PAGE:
Leah Lauren Nappi
Leah Lauren Nappi

Growing Up With Diabetes

Growing up , my grandmother would babysit my two cousins Jason and Marc and I, they were more like brothers to me. They were my role models, the foundation for what I aspired to be. Jason was the oldest and I took to his interest of running and medicine, I still remember continuously being asked for a sample of my skin so he could inspect it under the microscope. Years later, I still enjoy running and found my calling in the nursing field as a nurse practitioner. Marc, he was my best friend and the “cool” kid, in my eyes anyway. These were and still are my fondest memories. If you ask me about being asked to leave the kitchen so that my aunt could give the boys shots in the behind, I wouldn’t have thought it unusual, it was just apart of the routine that we called life. My aunt did this knowing years later this would be a site they would be unable to reach and she wanted to rotate sites to prevent skin damage, as they are type 1 diabetics and insulin dependent for the rest of their lives. Diet soda was not a fad or a get skinny gesture by any means, it was all that was stocked in the fridge and became an acquired taste that I still prefer to this day. I never understood the anxiety and somewhat fear that was projected in my aunt and grandmother when asking the boys to check their blood sugar or grab a snack until I understood fully the pathophysiology of diabetes and until I became a mother myself. 
Halloween was always fun but I never quite understood why my uncle was paying my cousins for candy, did he like candy that much? Marc is still pretty good at negotiating for what he wants and my Uncle Stuart still loves candy! I didn’t see the struggle, the frustration or the hurt when other kids didn’t want to wait for them to check their blood sugar, to stop for a snack and/or give themselves a shot of insulin. I admire this in them to this day because there’s no doubt that all those emotions were there but they certainly didn’t let it weigh them down.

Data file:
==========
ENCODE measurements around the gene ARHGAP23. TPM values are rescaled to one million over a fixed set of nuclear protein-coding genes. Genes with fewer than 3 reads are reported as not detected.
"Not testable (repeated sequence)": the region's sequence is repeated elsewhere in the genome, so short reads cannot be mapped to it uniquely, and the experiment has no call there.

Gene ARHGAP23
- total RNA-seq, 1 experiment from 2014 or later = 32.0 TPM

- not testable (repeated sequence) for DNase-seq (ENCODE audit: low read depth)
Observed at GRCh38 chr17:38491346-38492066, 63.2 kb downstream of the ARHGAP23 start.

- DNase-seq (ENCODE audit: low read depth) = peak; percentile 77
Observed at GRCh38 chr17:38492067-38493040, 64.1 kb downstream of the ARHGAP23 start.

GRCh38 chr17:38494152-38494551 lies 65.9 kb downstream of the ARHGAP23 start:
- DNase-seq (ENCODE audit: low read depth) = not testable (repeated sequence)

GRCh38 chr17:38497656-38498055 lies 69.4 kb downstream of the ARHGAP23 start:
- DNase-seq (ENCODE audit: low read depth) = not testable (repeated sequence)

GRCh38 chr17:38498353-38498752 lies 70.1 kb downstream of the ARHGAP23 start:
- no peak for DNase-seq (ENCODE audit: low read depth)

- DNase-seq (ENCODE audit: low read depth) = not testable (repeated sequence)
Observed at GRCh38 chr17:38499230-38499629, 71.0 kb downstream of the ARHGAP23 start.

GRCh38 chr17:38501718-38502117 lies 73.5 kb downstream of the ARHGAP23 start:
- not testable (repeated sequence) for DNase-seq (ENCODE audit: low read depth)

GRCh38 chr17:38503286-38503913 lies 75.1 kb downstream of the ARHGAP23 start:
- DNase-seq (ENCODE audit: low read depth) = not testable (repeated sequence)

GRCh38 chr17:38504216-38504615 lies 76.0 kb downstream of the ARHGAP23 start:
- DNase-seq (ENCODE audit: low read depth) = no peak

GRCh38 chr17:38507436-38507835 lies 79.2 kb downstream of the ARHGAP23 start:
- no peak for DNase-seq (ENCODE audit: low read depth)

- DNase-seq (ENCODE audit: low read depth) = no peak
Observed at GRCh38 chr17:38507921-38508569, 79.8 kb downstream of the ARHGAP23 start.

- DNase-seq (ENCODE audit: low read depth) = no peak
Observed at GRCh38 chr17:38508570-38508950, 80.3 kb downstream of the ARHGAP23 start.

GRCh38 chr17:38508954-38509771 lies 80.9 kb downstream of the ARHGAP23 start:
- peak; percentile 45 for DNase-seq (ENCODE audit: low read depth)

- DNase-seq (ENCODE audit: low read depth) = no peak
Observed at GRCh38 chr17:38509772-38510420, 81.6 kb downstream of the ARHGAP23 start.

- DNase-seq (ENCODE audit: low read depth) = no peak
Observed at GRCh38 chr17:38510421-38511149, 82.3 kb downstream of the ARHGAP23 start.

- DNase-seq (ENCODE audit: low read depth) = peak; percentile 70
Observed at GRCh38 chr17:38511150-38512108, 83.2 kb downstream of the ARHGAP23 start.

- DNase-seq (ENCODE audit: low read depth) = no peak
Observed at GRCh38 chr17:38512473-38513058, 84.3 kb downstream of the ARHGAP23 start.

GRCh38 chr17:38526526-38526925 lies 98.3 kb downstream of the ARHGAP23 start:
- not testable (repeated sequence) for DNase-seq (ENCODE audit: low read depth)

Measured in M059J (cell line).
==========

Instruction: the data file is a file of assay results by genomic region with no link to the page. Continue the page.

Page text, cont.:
To this day I remember walking with my father down the street to the store and him appearing down. I was about eight years old. When I asked him what was wrong he said, “today isn’t a good day, we just found out that Marc is diabetic too.” We walked in silence the rest of the way. Jason was diagnosed as an infant, and Marc not until about the age of ten. How ironic that his example of how to cope with this life changing condition would be his bigger brother. I have never seen two people carry such a load with such grace and dignity. I never, not once,  heard them complain. They took it in strife and excelled at life in full force. When I hear people regard diabetes as this horrible disease I am in disgust. Of all the “diseases” to have, I’d choose this one. You can control it, you have power of your wellness and overall quality of life if you choose to take control and that’s exactly what my aunt and uncle instilled in their boys. They were probably healthier than most children as far as fitness and diet because they chose/had to be. They chose life over self pity, self loathing and self destruction. Jason is now a doctor and Marc a pharmacist. I can assure you I would not be where I am today as well had I not had them to look up to.

Nicole Levy